Which Joe gave his name to ‘sloppy joes’? We look at five interesting sandwiches and their lexical origins.
1A mark (¨) placed over a vowel to indicate that it is sounded separately, as in naïve, Brontë.
- ‘As several commenters have pointed out, both publications insist on using the diaeresis mark (as in naïve, for example) even though it hasn't been in common usage for several decades at least.’
- ‘This misspelling had been tackled earlier by Chast, who pointed out that Laennec, a native of Brittany, did not write his name with a diaeresis in his publications.’
- ‘No diacritic marks are normally used for native English words, unless the apostrophe and the diaeresis sign are counted as such.’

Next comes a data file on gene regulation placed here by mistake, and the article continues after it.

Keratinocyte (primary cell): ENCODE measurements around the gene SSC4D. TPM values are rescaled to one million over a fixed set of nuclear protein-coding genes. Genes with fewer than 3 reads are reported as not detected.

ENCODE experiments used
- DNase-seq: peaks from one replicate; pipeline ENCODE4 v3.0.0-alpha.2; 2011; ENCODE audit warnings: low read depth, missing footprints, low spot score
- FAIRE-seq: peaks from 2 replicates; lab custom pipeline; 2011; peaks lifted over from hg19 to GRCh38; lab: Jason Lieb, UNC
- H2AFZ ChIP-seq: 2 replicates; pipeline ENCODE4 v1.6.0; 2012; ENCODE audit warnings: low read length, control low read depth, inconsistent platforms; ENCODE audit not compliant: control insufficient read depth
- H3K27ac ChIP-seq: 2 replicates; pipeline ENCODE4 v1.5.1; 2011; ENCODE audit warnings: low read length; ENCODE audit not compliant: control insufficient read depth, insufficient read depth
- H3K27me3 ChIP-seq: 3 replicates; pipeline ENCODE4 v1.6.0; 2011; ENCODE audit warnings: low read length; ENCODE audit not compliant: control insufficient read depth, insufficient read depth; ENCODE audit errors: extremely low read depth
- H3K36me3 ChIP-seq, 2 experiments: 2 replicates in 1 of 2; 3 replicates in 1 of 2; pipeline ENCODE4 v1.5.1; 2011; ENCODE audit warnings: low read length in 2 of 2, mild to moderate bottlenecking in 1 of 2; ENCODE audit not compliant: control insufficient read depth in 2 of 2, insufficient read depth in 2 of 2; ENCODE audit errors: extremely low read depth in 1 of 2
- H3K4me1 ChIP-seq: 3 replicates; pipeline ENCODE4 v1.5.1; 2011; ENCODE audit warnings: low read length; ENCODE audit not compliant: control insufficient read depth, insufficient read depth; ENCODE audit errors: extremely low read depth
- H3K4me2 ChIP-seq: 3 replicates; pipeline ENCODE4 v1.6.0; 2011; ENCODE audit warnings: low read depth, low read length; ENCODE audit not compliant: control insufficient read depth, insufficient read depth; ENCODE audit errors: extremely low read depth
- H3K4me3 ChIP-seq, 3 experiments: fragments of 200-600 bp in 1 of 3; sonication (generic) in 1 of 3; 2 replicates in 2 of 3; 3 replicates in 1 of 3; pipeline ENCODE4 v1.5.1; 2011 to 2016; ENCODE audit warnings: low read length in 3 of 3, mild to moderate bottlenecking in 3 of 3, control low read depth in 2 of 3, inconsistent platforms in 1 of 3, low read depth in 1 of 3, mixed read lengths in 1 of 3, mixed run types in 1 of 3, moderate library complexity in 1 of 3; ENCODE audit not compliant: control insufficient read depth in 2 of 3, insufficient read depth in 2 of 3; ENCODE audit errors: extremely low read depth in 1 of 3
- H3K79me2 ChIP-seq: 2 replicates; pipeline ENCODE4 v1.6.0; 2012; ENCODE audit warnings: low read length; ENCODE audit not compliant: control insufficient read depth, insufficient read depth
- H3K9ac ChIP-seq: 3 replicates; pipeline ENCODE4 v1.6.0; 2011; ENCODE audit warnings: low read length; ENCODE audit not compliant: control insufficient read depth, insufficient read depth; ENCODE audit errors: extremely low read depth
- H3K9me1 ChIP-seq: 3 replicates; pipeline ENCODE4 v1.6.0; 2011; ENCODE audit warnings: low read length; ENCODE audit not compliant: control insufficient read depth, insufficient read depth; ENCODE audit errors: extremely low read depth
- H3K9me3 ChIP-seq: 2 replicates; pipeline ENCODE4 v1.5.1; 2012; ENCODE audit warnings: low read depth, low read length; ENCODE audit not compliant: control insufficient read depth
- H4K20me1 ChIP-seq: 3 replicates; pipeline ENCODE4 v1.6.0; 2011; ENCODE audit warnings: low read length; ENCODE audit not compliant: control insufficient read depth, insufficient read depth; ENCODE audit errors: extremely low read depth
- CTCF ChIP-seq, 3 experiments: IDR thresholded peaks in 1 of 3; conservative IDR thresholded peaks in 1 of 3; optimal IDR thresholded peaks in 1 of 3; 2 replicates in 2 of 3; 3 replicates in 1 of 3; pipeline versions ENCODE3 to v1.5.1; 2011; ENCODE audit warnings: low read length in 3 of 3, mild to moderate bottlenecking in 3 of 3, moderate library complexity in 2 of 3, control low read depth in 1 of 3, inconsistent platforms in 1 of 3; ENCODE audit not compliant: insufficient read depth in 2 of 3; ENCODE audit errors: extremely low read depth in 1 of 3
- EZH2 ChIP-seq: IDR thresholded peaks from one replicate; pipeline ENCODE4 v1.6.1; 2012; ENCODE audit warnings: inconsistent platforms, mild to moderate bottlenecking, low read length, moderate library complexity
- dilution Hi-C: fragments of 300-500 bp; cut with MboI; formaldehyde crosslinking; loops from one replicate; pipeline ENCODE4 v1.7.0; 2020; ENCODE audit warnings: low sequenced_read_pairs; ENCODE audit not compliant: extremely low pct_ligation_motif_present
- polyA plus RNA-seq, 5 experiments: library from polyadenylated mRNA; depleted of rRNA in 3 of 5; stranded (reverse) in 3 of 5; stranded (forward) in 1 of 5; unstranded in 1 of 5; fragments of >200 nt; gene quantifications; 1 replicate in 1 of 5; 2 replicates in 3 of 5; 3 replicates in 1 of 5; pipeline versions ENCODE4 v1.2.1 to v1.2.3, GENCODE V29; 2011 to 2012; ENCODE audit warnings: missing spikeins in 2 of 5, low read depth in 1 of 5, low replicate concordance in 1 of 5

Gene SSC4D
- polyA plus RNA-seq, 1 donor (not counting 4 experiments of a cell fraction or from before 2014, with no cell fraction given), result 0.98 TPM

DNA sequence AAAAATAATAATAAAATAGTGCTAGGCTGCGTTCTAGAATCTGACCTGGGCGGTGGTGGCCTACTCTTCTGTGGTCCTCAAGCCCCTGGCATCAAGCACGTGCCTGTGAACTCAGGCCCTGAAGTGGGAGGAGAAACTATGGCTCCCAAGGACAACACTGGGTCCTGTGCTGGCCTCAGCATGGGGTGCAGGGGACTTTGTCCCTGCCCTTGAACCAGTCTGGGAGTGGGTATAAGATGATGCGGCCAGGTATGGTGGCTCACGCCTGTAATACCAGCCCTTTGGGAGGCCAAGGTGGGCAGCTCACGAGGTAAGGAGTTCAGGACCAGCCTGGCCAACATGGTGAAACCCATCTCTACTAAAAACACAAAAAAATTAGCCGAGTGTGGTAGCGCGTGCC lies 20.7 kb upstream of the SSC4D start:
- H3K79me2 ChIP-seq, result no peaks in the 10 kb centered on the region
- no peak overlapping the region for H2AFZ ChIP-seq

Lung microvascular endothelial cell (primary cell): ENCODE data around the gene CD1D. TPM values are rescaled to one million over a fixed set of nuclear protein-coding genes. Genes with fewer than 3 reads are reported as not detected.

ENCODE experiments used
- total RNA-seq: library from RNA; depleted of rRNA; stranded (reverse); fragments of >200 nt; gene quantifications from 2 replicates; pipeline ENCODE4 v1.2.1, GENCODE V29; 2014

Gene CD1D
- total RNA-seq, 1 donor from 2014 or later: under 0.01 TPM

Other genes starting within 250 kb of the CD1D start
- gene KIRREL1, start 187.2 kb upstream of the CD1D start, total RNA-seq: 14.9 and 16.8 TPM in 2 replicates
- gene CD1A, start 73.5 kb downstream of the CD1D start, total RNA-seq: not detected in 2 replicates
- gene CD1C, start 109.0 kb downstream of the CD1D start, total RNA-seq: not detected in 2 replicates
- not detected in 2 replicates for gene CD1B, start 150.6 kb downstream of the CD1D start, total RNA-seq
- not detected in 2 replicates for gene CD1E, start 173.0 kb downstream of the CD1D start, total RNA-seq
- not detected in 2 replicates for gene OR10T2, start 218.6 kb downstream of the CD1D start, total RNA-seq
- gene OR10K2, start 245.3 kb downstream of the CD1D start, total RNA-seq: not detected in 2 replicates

- ‘The New Yorker is probably the last popular magazine in the English-speaking world where the editors insist on the diaeresis (not umlaut) in ‘cöoperate’.’
- 1.1[mass noun] The division of a sound into two syllables, especially by sounding a diphthong as two vowels.
A natural rhythmic break in a line of verse where the end of a metrical foot coincides with the end of a phrase.
Late 16th century (denoting the division of one syllable into two): via Latin from Greek diairesis separation, from diairein take apart, from dia apart + hairein take.
We take a look at several popular, though confusing, punctuation marks.
From Afghanistan to Zimbabwe, discover surprising and intriguing language facts from around the globe.
The definitions of ‘buddy’ and ‘bro’ in the OED have recently been revised. We explore their history and increase in popularity.